Local plant foreman, recent widower, and unreasonable Irish hothead Joe Reynolds (Michael O'Shea, overblown and irritating as always), returning home from work, meets busybody mailman and former war buddy, Sam Lord (Lloyd Nolan, so determinedly earnest here you want to bash him in the face), who has a package for Joe's kid, Pat (Billy Cummings). It's an adult woodman's kit, complete with deadly-sharp hatchet, which Pat immediately wields, wildly running off with his gang of friends as Joe and Sam chuckle over those rambunctious little hooligans. Being a boarder at friends Marty and Agnes Hannon's (Roy Roberts and Trudy Marshall) comfortable suburban home, Joe has a ready pal to go nip off and have a drink with at the corner bar, thanks to condescendingly good-natured Agnes' allowances for such naughty boy behavior. Meanwhile, back at postman Sam's house (hey! It's time for my first four-hour break!), Sam kicks off his shoes and reads a crime magazine--what a regular joe!--before his wife, Kate (Lynn Whitney), scolds him like a naughty boy to put them right back on this instant (gee...no wonder they don't have kids).
Meanwhile, in the alleyways of Anywhere, U.S.A., Pat does what any normal kid would do with a dangerous hatchet: he starts chopping away, only this time it's on the wooden crates behind old man Kenny's (Ben Welden) bakery. And you know what that means: old man Kenny don't like Joe and Pat, see, so he takes Pat's hatchet and gives the little punk a cuff and tells the boy his old man better cough up a buck or he don't get back no hatchet. Well, Joe ain't gonna take that kind of guff offn nobody, see, so he and old man Kenny start to tussle and before you can say, "I knew I should have stayed home and beat my kid for vandalism!" Joe is "seen" by witnesses Pete (William Frambes) the clerk, Mrs. Simms (Ruth Ford) the customer, and Mr. Bolger (Byron Foulger, hilarious), the disgusting little weakling, hitting old man Kenny over the head with the hatchet, killing him dead. It doesn't take long for this, um..."circumstantial evidence" to put Joe on death row, particularly when do-gooder "friend" Sam actually calls the cops on him (what a rat) and testifies against him in court (jeesh what a friend). Still, Sam wants to help Joe (maybe next he can pull the switch?), but will he get Joe out before the prison lights dim...or before Joe breaks out of the slammer?
There's not going to be too much discussion here for Circumstantial Evidence, not so much because of its quick 68 minute run time, but because it's such a stupid exercise in cautionary noir, there isn't a lot of "there" there to chew over. Call me "picky" (which I'm usually not with these kinds of unpretentious, meat-and-potato programmers), but if you're going to call a movie "Circumstantial Evidence," going so far as to open up the movie with one of those cornball, specious "calls to action" title cards warning the public (hee hee) about the dangers of "circumstantial evidence" in today's world...would it be too much to ask that you at least understand what the term actually means? Hey, I'm no lawyer, but I've seen enough episodes of Owen Marshall, Counselor at Law and Petrocelli to know that the eyewitness testimonies--mistaken or not--that put Joe away, are considered direct evidence in a court of law, not circumstantial (with the literally tens of thousands of hours of TV courtroom drama I've seen since I was in rompers, I guarantee I could fake my way through a real trial). Sure that's a pissy little observation on my part, but that's just the kind of thing a fake TV lawyer like me would say, isn't it, and besides, I didn't name the movie, so don't blame me if it's screwed up.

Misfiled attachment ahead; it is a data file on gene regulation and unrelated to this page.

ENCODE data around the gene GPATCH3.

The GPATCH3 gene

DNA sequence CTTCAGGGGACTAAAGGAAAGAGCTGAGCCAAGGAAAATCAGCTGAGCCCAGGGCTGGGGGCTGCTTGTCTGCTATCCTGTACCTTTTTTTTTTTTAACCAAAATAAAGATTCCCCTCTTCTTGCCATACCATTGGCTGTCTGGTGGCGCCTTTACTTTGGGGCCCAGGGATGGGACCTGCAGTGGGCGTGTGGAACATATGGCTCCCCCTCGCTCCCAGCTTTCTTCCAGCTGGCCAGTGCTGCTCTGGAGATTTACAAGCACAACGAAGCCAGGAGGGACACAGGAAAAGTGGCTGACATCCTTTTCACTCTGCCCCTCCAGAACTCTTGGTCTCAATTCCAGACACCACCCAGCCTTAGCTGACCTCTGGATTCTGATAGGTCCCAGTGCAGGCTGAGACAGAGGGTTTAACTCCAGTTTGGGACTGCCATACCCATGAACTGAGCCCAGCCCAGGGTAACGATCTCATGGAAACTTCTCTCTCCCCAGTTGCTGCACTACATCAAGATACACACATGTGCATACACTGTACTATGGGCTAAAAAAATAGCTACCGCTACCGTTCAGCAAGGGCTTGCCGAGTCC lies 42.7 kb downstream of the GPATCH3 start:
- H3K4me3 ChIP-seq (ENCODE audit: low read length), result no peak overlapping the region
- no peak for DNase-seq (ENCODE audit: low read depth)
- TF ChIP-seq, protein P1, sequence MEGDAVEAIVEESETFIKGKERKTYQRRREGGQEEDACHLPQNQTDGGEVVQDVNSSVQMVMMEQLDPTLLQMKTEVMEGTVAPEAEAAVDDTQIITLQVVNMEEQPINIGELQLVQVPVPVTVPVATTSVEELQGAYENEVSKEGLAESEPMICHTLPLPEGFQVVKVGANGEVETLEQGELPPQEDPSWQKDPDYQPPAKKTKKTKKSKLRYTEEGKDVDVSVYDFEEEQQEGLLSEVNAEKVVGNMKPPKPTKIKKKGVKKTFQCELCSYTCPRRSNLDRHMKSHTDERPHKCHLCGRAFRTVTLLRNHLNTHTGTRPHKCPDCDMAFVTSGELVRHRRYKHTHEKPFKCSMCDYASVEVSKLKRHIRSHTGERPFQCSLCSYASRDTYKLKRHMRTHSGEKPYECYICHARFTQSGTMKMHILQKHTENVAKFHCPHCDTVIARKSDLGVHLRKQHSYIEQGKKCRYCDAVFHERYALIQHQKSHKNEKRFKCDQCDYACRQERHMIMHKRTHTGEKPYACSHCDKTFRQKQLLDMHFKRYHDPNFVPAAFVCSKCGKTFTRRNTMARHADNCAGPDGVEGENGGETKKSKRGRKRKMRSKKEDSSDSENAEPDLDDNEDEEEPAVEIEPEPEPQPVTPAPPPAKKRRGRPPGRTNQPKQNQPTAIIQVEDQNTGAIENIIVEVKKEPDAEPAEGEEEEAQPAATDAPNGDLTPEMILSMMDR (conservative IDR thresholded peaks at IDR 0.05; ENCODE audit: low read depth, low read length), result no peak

Nothing in Circumstantial Evidence makes any logical sense, from the very start of it (responsible dad Joe thinks the quickest way to prove his innocence...is to run away until "things blow over?"), to the crime itself (what coroner said, "Sure you can face a man and bury a hatchet in the back of his head,"), to the courtroom trial (dimwit Nolan not realizing until it's too late that he probably shouldn't have testified about Joe's vow to "bash in [Kenny's] bone head to a pulp,"), to the laughable machinations that lead Joe in, out, and back into prison again (gee, those prison wall guards sure stink with the search lights...). With more time (and a better scripter and director than Robert F. Metzler and John Larkin, respectively), maybe something could have been done with the movie's more interesting subtexts, like childless Nolan constantly trying to "take away" O'Shea's son, or the barely-mentioned notion that Joe's had some trouble before, or some funny commentary on that matriarchal tyranny going on in that creepy suburb? Well, forget all that here in Circumstantial Evidence; the only thing on Metzler's and Larkin's minds are rushing through this improbable tale as quickly as possible in the vain hope that nobody will notice the holes.
The verdict's in: they failed.
Paul Mavis is an internationally published movie and television historian, a member of the Online Film Critics Society, and the author of The Espionage Filmography.